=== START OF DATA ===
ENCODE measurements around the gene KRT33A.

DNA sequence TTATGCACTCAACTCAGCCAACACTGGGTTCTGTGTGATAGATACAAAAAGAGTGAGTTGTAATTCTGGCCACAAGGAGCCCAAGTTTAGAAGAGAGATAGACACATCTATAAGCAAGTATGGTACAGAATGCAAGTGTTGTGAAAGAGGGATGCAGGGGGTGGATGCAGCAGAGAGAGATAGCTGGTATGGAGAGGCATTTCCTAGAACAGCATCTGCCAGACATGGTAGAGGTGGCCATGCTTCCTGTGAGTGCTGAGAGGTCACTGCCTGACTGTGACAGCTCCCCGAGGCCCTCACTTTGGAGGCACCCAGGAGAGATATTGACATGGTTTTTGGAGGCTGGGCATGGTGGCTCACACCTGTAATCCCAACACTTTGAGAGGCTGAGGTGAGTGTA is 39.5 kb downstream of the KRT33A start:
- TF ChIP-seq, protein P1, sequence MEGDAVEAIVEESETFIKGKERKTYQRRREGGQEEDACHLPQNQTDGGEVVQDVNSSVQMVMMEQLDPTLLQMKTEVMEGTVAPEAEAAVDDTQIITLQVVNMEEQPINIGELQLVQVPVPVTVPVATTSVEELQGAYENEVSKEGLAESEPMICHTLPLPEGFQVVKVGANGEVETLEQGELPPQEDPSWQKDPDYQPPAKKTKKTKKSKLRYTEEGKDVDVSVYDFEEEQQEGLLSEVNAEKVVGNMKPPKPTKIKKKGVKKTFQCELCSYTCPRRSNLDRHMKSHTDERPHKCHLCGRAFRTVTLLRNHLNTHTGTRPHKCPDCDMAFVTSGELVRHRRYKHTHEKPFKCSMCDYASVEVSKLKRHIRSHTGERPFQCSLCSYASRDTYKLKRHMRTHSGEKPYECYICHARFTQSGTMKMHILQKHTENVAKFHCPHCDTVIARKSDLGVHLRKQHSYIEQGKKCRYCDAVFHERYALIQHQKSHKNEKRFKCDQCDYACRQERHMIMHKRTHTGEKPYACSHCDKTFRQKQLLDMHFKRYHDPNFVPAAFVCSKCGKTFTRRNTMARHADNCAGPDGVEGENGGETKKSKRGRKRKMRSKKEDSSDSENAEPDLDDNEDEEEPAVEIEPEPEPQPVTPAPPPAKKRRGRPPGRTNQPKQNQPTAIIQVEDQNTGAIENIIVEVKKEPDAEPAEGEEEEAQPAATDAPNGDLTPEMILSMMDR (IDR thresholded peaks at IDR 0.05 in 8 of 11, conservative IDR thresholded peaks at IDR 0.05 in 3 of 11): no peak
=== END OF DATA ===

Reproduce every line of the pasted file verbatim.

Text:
ENCODE measurements around the gene KRT33A.

DNA sequence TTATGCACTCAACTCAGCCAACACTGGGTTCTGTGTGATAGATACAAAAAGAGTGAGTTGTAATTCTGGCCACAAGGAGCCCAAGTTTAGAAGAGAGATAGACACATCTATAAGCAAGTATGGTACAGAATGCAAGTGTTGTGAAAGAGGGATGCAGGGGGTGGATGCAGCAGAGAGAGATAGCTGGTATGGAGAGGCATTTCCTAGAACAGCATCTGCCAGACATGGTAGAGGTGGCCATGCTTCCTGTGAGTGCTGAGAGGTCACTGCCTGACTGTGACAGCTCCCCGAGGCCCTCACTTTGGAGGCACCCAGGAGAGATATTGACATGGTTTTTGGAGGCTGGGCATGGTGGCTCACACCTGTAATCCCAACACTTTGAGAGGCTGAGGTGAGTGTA is 39.5 kb downstream of the KRT33A start:
- TF ChIP-seq, protein P1, sequence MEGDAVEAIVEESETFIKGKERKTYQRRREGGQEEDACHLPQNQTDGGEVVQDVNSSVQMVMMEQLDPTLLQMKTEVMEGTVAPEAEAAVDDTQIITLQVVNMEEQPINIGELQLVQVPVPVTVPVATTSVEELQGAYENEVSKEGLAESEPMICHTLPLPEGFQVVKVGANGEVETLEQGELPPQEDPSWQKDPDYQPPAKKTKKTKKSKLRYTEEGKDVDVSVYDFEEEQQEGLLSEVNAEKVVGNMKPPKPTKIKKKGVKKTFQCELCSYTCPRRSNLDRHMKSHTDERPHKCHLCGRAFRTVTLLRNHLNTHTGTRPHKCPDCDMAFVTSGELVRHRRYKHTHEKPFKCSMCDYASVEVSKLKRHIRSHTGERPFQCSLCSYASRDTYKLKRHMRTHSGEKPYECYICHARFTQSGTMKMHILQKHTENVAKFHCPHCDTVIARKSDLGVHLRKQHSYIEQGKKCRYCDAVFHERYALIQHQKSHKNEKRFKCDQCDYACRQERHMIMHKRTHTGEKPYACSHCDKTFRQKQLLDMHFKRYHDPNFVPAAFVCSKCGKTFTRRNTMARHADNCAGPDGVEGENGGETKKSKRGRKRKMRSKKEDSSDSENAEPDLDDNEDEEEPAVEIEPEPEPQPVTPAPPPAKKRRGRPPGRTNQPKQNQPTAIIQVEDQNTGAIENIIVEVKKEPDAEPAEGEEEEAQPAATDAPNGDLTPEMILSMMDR (IDR thresholded peaks at IDR 0.05 in 8 of 11, conservative IDR thresholded peaks at IDR 0.05 in 3 of 11): no peak